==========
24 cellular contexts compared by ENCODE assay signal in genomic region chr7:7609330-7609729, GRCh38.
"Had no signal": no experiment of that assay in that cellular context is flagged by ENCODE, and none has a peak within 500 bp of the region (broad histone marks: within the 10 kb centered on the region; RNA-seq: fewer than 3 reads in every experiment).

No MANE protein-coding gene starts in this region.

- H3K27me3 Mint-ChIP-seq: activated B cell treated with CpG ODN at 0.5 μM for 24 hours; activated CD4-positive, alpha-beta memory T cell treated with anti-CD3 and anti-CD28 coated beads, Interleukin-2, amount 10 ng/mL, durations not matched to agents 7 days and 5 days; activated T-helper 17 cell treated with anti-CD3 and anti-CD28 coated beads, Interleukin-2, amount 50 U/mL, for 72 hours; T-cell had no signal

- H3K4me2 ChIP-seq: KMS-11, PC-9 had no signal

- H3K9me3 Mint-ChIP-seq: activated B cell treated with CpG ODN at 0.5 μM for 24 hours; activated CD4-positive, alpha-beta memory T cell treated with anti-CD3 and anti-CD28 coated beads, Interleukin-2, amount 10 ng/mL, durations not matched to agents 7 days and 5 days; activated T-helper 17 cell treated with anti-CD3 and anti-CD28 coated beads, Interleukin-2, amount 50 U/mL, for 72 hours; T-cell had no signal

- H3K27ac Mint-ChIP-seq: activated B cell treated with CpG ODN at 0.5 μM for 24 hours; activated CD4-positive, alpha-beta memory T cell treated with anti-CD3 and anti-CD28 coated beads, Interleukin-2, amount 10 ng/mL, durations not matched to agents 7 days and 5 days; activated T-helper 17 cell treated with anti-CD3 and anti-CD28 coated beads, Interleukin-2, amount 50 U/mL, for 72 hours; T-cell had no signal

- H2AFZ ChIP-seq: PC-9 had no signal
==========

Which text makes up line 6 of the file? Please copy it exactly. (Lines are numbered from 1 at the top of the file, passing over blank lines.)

- H3K9me3 Mint-ChIP-seq: activated B cell treated with CpG ODN at 0.5 μM for 24 hours; activated CD4-positive, alpha-beta memory T cell treated with anti-CD3 and anti-CD28 coated beads, Interleukin-2, amount 10 ng/mL, durations not matched to agents 7 days and 5 days; activated T-helper 17 cell treated with anti-CD3 and anti-CD28 coated beads, Interleukin-2, amount 50 U/mL, for 72 hours; T-cell had no signal